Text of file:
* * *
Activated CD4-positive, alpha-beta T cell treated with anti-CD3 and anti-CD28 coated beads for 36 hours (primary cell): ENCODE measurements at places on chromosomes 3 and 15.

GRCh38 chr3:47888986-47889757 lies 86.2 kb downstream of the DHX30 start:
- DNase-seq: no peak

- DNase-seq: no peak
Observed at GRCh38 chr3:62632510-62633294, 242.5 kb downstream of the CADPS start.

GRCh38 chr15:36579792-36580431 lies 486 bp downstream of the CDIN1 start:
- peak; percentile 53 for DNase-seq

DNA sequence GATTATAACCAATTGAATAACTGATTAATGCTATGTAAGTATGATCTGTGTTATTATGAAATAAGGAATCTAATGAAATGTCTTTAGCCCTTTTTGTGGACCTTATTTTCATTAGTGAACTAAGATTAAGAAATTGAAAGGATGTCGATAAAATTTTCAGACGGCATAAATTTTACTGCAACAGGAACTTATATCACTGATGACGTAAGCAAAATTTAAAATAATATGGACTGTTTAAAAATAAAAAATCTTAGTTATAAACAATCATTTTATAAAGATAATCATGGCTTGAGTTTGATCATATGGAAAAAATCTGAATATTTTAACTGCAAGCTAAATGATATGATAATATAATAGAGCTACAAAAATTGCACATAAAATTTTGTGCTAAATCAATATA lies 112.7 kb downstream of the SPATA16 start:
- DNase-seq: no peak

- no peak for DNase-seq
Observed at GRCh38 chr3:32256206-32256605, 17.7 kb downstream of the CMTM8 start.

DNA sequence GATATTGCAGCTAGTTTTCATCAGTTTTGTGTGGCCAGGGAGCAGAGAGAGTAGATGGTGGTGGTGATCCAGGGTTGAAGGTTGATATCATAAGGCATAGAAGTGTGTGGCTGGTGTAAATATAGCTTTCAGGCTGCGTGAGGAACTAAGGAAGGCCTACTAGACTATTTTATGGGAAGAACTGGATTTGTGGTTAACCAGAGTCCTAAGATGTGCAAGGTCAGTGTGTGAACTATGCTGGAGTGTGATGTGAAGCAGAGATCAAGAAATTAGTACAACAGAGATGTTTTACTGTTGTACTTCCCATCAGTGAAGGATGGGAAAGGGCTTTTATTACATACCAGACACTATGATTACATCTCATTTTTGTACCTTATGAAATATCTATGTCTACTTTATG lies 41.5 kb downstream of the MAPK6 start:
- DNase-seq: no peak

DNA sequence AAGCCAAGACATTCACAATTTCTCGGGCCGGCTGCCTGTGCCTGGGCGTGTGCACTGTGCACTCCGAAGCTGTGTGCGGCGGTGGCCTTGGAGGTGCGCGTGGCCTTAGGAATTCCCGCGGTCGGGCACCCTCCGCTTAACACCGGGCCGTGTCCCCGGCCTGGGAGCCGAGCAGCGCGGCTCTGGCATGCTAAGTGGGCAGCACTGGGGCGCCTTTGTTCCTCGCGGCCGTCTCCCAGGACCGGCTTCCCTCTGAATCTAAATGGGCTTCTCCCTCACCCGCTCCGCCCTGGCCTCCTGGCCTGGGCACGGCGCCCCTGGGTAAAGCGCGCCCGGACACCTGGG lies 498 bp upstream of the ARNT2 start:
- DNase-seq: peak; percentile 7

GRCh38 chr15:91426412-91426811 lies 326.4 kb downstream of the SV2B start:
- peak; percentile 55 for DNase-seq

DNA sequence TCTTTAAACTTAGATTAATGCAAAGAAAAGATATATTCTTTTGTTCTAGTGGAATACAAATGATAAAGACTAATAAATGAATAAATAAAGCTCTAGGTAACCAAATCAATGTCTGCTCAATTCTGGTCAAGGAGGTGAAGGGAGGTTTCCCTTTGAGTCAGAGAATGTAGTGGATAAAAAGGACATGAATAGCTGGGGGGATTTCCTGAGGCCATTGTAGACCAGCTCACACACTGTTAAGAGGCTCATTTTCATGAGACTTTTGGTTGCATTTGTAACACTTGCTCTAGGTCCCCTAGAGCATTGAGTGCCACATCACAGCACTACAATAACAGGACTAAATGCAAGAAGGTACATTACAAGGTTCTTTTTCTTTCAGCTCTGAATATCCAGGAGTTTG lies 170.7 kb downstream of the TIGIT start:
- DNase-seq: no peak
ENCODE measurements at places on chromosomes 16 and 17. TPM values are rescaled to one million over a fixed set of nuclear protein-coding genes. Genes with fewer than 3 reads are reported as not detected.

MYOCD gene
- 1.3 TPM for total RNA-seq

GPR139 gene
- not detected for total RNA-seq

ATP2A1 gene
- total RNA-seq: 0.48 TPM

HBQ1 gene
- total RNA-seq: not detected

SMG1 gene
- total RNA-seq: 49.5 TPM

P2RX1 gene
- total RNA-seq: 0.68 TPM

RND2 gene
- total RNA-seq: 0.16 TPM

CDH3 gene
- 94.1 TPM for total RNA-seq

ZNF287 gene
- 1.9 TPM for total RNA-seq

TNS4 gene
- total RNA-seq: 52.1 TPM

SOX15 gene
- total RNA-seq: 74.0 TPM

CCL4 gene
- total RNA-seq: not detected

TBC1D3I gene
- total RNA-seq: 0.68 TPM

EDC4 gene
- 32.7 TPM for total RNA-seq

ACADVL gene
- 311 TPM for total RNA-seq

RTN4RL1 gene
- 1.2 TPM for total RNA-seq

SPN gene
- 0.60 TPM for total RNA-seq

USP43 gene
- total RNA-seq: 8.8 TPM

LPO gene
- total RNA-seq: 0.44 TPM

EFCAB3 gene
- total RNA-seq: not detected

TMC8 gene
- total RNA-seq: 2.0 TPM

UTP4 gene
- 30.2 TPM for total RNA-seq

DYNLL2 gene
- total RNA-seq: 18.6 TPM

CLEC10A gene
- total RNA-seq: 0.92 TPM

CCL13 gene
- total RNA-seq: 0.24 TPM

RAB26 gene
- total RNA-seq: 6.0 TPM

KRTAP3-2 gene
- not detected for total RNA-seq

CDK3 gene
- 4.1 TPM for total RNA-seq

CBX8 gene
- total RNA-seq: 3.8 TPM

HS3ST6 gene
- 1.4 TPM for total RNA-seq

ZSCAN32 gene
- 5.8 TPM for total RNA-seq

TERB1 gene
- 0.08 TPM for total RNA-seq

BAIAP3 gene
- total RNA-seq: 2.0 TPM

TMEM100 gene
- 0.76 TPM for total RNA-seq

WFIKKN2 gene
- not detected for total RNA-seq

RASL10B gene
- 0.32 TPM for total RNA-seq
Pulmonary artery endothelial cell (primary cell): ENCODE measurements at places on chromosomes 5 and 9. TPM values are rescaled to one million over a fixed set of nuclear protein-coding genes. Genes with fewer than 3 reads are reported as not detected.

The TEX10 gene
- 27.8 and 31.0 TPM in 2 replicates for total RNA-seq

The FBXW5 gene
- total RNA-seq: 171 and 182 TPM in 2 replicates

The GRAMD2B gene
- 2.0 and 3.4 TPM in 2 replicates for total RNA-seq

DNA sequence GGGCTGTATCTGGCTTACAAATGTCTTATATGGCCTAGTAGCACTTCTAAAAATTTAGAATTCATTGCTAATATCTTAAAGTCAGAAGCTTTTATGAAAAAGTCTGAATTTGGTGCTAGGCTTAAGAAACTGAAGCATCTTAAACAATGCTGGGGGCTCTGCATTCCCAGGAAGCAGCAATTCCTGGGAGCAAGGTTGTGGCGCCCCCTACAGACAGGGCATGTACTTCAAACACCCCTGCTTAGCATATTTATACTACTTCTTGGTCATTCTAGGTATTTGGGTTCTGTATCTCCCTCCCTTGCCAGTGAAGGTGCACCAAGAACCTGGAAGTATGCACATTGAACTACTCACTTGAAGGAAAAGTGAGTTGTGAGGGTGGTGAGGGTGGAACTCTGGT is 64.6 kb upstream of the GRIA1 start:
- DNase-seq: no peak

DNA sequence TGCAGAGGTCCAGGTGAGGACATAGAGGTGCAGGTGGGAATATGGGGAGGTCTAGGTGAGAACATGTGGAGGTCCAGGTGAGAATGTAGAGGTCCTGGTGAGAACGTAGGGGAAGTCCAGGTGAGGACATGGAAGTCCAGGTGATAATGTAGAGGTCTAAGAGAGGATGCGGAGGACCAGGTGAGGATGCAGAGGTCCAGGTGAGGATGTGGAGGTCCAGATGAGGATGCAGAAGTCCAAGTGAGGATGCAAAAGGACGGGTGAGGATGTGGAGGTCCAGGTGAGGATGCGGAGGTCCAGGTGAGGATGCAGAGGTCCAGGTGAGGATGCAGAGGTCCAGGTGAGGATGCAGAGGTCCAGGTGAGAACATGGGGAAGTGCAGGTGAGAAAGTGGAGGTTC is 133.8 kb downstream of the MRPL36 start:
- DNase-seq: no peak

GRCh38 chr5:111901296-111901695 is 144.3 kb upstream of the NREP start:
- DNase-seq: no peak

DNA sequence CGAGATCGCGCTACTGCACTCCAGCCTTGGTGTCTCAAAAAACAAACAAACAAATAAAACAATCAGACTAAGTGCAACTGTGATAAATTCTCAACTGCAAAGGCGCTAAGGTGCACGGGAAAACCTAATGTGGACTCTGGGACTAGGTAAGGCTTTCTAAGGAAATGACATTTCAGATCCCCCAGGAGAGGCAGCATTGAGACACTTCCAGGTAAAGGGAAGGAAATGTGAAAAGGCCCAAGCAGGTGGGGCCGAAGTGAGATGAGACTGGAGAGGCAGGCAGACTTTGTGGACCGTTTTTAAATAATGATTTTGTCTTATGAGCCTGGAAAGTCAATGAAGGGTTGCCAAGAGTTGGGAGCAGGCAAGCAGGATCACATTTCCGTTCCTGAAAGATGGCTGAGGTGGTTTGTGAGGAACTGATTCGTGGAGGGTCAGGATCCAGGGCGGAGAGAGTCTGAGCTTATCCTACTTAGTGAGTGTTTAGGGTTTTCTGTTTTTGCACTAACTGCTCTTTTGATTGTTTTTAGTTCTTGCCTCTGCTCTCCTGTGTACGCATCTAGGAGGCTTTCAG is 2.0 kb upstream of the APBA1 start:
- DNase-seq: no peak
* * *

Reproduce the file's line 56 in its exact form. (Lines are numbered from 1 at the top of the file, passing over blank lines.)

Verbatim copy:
- total RNA-seq: 8.8 TPM